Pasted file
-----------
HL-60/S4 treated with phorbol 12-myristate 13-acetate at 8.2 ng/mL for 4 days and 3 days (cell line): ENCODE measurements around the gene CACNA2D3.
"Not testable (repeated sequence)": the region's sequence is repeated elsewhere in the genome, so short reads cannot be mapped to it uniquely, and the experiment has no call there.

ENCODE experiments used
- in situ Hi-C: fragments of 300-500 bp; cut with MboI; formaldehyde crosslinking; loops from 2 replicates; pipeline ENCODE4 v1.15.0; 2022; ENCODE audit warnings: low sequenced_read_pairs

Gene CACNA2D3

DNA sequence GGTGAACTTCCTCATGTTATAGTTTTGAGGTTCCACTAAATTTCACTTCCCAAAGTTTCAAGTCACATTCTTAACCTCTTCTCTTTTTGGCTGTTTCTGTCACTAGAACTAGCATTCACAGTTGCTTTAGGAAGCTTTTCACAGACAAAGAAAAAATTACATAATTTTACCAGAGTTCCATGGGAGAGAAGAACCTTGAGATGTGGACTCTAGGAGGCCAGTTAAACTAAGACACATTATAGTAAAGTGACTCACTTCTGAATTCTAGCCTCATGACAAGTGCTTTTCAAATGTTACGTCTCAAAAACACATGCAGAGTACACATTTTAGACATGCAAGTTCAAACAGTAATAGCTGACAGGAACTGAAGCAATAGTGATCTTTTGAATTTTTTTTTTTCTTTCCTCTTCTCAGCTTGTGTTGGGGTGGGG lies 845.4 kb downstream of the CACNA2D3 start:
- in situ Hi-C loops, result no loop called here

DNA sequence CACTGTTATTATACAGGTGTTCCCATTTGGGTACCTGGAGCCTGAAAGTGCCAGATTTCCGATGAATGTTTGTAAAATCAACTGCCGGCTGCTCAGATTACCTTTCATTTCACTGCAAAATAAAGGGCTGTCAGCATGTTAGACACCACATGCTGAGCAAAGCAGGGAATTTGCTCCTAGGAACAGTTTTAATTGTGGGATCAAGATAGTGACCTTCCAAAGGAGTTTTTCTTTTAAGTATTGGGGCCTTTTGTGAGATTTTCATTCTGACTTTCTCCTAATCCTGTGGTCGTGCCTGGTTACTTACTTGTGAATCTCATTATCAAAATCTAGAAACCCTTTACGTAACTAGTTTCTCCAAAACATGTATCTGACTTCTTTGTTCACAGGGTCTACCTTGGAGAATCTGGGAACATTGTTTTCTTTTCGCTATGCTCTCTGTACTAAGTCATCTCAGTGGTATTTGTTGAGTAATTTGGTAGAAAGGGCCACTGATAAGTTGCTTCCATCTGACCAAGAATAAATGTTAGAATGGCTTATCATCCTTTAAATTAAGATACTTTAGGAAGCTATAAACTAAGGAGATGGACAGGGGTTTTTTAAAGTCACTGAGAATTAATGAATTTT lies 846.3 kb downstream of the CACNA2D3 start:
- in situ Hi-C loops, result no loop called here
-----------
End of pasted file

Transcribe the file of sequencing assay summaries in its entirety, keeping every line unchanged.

HL-60/S4 treated with phorbol 12-myristate 13-acetate at 8.2 ng/mL for 4 days and 3 days (cell line): ENCODE measurements around the gene CACNA2D3.
"Not testable (repeated sequence)": the region's sequence is repeated elsewhere in the genome, so short reads cannot be mapped to it uniquely, and the experiment has no call there.

ENCODE experiments used
- in situ Hi-C: fragments of 300-500 bp; cut with MboI; formaldehyde crosslinking; loops from 2 replicates; pipeline ENCODE4 v1.15.0; 2022; ENCODE audit warnings: low sequenced_read_pairs

Gene CACNA2D3

DNA sequence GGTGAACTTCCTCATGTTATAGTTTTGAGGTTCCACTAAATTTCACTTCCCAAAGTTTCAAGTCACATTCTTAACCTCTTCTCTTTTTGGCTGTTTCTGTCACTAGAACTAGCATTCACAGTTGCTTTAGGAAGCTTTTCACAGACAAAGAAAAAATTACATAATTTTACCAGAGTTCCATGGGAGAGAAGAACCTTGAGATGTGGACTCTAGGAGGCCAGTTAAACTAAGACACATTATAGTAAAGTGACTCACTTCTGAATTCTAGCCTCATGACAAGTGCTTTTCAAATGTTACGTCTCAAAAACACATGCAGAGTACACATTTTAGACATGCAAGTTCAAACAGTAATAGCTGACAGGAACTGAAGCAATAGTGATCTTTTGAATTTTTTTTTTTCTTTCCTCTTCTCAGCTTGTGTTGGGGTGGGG lies 845.4 kb downstream of the CACNA2D3 start:
- in situ Hi-C loops, result no loop called here

DNA sequence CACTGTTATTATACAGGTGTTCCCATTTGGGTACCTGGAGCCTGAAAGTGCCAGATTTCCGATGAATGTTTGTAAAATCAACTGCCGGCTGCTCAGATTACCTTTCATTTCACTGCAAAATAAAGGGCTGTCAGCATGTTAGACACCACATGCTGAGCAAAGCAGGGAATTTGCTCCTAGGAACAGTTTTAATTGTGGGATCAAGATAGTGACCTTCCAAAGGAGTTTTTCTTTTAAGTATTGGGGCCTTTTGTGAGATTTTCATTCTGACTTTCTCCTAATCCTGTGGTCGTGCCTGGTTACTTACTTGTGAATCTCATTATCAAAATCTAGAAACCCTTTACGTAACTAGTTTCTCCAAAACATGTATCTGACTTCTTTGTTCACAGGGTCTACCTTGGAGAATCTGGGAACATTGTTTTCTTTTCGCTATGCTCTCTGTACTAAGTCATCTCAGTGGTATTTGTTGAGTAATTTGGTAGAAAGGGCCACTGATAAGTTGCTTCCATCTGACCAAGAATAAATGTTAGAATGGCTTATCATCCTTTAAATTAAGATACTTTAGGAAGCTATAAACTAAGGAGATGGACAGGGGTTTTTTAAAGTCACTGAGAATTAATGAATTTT lies 846.3 kb downstream of the CACNA2D3 start:
- in situ Hi-C loops, result no loop called here